The means of population genetics, phylogeography, and genome

The interconnectivity of genetics first piqued my curiosity in a most
unusual college course: Marine Vertebrate Zoology. Taught by Dr. Toby
Daly-Engel, an evolutionary biologist that utilizes genetic techniques to study
shark ecology, she emphasized the phylogenetic relationships found in
ichthyology. A handout, the “Tree of Extant Fishes,” was to be memorized. While
it may still haunt my test-taking nightmares, I have found it be an invaluable
resource that sits pinned to my wall. There may be numerous branches, but they
all unite by the common ancestor. The handout helped me understand how the many
genera present today related to one another genetically and divergence
physically from the common ancestor based on habitat. I’ve been exposed to
phylogenetic relationships of fish, but I want to delve deeper, learning the
relationships of other taxa by means of population genetics, phylogeography,
and genome sequencing. My goal is to combine these specializations to study the
effects of fragmentation on genetic diversity. Particularly, I am attracted to
the phylogeny of echinoderms, cephalopods, and elasmobranchs, but I’m open to
other taxa.

Despite my
interest, I have limited experience in the world of molecular phylogenetics. I
briefly worked in Dr. Daly-Engel’s laboratory. We analyzed Gulf hagfish
(Myxinidae) DNA by methods of DNA extraction and polymerase chain reactions. I
had previously performed similar analyses in my Genetics course, but with Dr.
Daly-Engel, it focused on marine life rather than biomedical practices. The
data was processed with the intention of investigating the phylogeography and
systematics of the hagfishes. Other research I’ve been involved with reaches
back to the summer of 2008 when, as an intern at the University of West
Florida, I enrolled in a non-degree seeking course called Molecular Analysis.
Essentially, I was a research technician in that I made agarose gels and
performed both DNA extractions and polymerase chain reactions. I even was able
to participate in a four-day expedition aboard the Research Vessel Weatherbird
where we collected water column and sediment samples. I later used a
spectrometer for analysis of chlorophylls a and b. The following summer, I met Dr.
Jane M. Caffrey, an estuarine and coastal ecologist. In collaboration with the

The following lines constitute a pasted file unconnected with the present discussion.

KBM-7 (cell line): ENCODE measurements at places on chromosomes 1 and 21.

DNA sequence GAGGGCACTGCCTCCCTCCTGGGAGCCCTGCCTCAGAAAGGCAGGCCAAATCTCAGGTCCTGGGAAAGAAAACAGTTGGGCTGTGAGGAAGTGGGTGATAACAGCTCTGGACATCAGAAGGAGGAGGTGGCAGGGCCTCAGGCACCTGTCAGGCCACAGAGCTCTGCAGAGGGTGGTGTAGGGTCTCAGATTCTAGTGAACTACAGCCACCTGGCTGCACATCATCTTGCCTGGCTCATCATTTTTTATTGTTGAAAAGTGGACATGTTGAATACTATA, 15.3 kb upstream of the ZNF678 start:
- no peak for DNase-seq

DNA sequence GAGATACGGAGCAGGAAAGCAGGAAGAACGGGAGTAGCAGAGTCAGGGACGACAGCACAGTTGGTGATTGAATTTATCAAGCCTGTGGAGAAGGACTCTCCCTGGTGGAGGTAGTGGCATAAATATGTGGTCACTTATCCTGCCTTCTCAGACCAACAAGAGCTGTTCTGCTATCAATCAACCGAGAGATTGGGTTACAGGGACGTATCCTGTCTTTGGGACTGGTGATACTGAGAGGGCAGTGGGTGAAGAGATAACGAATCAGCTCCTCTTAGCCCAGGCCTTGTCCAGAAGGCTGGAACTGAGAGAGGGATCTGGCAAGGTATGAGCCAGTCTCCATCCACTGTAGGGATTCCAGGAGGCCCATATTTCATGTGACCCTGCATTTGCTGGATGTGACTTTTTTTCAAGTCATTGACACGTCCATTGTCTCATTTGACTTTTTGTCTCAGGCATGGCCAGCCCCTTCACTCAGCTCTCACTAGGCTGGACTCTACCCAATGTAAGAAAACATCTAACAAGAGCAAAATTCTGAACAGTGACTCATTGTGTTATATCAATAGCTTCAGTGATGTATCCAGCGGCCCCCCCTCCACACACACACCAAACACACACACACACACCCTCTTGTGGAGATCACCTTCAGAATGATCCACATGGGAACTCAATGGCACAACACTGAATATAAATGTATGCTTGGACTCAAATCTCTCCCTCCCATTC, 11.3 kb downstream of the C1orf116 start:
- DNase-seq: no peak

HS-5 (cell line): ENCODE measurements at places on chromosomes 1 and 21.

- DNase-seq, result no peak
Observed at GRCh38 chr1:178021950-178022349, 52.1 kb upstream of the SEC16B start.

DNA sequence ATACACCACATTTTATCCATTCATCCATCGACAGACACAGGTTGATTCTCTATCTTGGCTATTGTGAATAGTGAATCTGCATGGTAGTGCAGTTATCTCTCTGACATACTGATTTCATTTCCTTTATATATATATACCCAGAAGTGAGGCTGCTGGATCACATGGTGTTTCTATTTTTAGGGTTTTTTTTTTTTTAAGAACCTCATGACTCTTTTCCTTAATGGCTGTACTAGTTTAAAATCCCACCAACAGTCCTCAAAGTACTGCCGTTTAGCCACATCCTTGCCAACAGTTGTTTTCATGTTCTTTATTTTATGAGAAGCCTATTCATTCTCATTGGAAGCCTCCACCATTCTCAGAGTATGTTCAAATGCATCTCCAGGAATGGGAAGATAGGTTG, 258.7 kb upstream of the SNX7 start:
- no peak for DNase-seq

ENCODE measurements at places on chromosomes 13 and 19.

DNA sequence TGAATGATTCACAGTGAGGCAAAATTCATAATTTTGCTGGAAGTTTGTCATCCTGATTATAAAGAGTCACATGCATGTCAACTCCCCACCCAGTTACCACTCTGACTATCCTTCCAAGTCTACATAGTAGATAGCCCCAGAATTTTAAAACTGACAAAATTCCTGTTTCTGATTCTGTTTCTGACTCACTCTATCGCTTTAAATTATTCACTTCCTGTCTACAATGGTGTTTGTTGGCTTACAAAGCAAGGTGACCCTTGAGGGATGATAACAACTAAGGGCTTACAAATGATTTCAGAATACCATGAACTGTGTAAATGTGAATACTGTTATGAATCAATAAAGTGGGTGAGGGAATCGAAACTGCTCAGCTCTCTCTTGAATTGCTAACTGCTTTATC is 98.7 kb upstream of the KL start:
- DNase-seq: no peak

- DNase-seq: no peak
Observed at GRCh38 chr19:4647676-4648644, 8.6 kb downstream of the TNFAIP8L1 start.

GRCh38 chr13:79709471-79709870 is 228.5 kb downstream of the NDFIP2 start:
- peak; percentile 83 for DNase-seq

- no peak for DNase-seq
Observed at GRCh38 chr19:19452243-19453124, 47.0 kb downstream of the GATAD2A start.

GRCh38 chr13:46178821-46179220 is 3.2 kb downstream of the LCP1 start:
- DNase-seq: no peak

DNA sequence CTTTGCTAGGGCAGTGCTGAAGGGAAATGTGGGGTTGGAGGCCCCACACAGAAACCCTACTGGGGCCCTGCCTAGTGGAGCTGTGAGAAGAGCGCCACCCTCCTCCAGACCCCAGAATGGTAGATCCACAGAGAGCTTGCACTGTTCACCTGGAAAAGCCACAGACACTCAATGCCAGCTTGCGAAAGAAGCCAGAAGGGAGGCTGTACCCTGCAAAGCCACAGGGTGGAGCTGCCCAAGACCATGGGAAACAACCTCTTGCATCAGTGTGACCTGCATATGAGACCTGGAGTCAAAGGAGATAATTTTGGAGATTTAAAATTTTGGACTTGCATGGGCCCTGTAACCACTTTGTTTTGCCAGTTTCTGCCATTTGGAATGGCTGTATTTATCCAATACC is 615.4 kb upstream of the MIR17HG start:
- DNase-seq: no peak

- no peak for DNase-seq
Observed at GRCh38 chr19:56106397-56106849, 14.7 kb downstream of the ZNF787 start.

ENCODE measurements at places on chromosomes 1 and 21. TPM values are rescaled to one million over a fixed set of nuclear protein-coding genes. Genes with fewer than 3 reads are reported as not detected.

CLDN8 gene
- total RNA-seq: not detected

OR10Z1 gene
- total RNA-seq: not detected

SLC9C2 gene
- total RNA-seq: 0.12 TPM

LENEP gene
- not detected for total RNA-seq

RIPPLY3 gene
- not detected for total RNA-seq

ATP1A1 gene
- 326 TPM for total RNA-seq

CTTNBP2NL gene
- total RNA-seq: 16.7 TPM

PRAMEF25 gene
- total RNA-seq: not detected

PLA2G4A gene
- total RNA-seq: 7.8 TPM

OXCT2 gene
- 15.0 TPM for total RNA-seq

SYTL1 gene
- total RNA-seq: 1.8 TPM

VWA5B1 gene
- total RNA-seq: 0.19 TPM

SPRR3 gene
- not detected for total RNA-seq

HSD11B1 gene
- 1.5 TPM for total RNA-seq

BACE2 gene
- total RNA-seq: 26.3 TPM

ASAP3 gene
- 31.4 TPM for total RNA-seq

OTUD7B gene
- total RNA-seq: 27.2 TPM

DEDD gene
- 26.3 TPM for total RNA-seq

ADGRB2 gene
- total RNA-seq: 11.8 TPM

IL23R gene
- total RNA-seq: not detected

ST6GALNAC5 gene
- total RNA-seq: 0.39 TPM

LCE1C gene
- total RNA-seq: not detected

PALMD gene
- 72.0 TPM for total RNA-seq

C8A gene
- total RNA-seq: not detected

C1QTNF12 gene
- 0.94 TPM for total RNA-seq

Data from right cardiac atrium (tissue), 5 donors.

Northwest District Department of Environmental Protection, we collected
seagrass samples from both natural and restored beds in the Pensacola, FL area,
then returned to the laboratory to isolate the epiphytes from the surface of
the blades, scraping them off with a razor blade. In subsequent years, I
continued to volunteer to collect these samples. In 2013, I conducted an
independent study using this data, examining seasonal patterns in overlying
water nutrients and chlorophyll a extracted from the epiphytes. I presented
these findings at the 22nd Biennial Conference of the Coastal and Estuarine
Research Federation (CERF) Poster Session in San Diego.

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While my chosen
field is marine biology, exposure to my preferred subfields of genetics and evolutionary
biology is insufficient for my career goals. I hope this program will provide
the opportunity to hone my abilities as a scientist and delve into research
that more aligns with my interests. I know the mentorship will offer a
substantial advantage in my future endeavors when I pursue further education,
as Harvard is such a prestigious institution with some of the best minds in
their respective fields.

I want to continue
my education by first entering a Master’s program in Genetics, then pursuing a
Ph.D. in Evolutionary Biology with a specialization in phylogeny. The degrees
would enable me to establish a career in research, integrating phylogenetics,
phylogeography, and population genetics by investigating the potential
relationships or dissociation between marine species. Receiving a Ph.D. in this
field is crucial for my goal of teaching marine biology in an institution of
higher education. I understand that there is potential to teach with a
Master’s, I would like to be part of the research team at a top-tier